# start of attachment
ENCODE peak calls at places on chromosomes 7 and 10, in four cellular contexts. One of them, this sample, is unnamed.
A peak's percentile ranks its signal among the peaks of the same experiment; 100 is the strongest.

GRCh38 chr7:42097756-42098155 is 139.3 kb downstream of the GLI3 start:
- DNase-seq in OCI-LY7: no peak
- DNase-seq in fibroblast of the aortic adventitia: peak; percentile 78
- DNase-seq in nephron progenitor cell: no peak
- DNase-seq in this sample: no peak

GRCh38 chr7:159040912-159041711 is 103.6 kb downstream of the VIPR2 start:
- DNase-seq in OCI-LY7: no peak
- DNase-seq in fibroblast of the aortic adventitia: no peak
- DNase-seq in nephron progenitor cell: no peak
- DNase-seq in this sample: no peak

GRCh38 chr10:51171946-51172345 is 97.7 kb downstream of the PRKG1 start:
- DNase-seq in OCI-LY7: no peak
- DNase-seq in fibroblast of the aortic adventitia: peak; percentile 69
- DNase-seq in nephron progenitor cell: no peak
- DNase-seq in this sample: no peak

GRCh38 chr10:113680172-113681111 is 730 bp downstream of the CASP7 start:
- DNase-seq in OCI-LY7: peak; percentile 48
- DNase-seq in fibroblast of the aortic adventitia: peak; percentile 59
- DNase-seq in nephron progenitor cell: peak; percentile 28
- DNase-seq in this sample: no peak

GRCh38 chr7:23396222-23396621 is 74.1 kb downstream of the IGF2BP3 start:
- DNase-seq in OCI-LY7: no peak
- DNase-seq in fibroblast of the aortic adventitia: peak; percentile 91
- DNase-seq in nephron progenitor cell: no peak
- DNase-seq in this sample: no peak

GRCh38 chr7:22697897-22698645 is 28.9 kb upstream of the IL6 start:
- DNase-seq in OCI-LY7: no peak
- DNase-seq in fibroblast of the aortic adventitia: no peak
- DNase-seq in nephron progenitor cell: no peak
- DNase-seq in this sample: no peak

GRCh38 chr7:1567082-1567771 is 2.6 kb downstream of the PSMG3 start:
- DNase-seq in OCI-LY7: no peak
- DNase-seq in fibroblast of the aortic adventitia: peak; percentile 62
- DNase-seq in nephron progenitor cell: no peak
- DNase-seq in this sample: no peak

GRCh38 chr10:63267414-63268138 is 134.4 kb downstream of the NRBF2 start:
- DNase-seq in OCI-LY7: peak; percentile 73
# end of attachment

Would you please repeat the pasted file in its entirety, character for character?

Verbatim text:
ENCODE peak calls at places on chromosomes 7 and 10, in four cellular contexts. One of them, this sample, is unnamed.
A peak's percentile ranks its signal among the peaks of the same experiment; 100 is the strongest.

GRCh38 chr7:42097756-42098155 is 139.3 kb downstream of the GLI3 start:
- DNase-seq in OCI-LY7: no peak
- DNase-seq in fibroblast of the aortic adventitia: peak; percentile 78
- DNase-seq in nephron progenitor cell: no peak
- DNase-seq in this sample: no peak

GRCh38 chr7:159040912-159041711 is 103.6 kb downstream of the VIPR2 start:
- DNase-seq in OCI-LY7: no peak
- DNase-seq in fibroblast of the aortic adventitia: no peak
- DNase-seq in nephron progenitor cell: no peak
- DNase-seq in this sample: no peak

GRCh38 chr10:51171946-51172345 is 97.7 kb downstream of the PRKG1 start:
- DNase-seq in OCI-LY7: no peak
- DNase-seq in fibroblast of the aortic adventitia: peak; percentile 69
- DNase-seq in nephron progenitor cell: no peak
- DNase-seq in this sample: no peak

GRCh38 chr10:113680172-113681111 is 730 bp downstream of the CASP7 start:
- DNase-seq in OCI-LY7: peak; percentile 48
- DNase-seq in fibroblast of the aortic adventitia: peak; percentile 59
- DNase-seq in nephron progenitor cell: peak; percentile 28
- DNase-seq in this sample: no peak

GRCh38 chr7:23396222-23396621 is 74.1 kb downstream of the IGF2BP3 start:
- DNase-seq in OCI-LY7: no peak
- DNase-seq in fibroblast of the aortic adventitia: peak; percentile 91
- DNase-seq in nephron progenitor cell: no peak
- DNase-seq in this sample: no peak

GRCh38 chr7:22697897-22698645 is 28.9 kb upstream of the IL6 start:
- DNase-seq in OCI-LY7: no peak
- DNase-seq in fibroblast of the aortic adventitia: no peak
- DNase-seq in nephron progenitor cell: no peak
- DNase-seq in this sample: no peak

GRCh38 chr7:1567082-1567771 is 2.6 kb downstream of the PSMG3 start:
- DNase-seq in OCI-LY7: no peak
- DNase-seq in fibroblast of the aortic adventitia: peak; percentile 62
- DNase-seq in nephron progenitor cell: no peak
- DNase-seq in this sample: no peak

GRCh38 chr10:63267414-63268138 is 134.4 kb downstream of the NRBF2 start:
- DNase-seq in OCI-LY7: peak; percentile 73